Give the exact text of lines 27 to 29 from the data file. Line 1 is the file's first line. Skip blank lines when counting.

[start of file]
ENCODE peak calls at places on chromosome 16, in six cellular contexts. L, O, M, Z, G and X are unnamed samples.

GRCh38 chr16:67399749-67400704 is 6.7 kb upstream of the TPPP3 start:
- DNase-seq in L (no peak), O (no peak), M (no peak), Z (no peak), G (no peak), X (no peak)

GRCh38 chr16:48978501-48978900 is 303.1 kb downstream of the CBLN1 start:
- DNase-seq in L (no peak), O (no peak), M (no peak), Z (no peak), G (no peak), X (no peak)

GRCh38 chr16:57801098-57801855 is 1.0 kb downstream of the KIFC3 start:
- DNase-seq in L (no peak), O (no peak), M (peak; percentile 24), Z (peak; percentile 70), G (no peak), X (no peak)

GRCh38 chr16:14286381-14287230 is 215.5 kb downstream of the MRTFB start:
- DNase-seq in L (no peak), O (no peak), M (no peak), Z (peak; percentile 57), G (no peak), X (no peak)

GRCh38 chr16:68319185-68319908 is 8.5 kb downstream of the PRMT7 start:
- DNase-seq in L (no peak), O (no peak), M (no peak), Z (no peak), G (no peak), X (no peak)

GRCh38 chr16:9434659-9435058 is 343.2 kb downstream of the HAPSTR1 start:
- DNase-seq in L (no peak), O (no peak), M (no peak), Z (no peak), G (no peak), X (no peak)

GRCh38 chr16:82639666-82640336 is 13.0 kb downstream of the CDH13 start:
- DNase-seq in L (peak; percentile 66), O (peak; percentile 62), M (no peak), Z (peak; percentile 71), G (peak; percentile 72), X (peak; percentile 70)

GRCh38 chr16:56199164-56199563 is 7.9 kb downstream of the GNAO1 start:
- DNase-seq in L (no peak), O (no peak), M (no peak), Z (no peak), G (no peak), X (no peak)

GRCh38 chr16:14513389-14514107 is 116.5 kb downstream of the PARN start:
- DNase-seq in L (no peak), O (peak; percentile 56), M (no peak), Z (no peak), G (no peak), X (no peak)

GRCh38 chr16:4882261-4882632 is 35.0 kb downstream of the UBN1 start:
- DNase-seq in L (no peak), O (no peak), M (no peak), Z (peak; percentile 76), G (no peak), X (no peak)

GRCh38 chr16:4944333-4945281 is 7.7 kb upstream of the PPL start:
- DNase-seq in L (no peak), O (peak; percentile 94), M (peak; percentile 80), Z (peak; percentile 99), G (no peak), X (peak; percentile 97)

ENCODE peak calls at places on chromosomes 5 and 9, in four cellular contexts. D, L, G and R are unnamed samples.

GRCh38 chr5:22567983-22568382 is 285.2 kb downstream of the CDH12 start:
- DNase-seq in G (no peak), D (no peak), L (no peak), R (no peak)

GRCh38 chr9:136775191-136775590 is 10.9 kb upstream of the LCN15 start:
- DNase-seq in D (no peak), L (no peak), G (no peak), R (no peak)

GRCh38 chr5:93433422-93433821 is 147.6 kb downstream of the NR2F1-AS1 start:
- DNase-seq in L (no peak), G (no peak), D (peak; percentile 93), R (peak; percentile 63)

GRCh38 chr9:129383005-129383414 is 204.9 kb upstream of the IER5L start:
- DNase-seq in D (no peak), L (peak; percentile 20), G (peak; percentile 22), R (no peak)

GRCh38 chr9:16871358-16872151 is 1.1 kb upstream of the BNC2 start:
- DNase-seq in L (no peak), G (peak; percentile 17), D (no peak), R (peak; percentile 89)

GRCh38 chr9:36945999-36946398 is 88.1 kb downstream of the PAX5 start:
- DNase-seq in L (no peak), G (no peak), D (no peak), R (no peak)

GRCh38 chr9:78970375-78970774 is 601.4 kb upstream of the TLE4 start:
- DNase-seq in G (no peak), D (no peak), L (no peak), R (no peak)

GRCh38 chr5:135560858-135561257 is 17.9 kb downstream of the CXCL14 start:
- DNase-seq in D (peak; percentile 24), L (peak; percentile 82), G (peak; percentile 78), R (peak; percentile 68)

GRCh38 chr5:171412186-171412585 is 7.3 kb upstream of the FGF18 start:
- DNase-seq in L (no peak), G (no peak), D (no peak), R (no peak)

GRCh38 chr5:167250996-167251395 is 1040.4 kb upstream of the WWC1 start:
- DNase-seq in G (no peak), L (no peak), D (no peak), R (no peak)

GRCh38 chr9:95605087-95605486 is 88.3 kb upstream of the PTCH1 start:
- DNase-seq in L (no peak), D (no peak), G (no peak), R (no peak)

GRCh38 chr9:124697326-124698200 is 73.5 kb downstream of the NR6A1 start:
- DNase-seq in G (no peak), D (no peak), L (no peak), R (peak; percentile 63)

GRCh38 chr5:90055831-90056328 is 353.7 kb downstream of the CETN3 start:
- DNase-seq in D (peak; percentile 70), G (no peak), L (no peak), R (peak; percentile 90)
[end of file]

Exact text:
GRCh38 chr9:136775191-136775590 is 10.9 kb upstream of the LCN15 start:
- DNase-seq in D (no peak), L (no peak), G (no peak), R (no peak)

GRCh38 chr5:93433422-93433821 is 147.6 kb downstream of the NR2F1-AS1 start: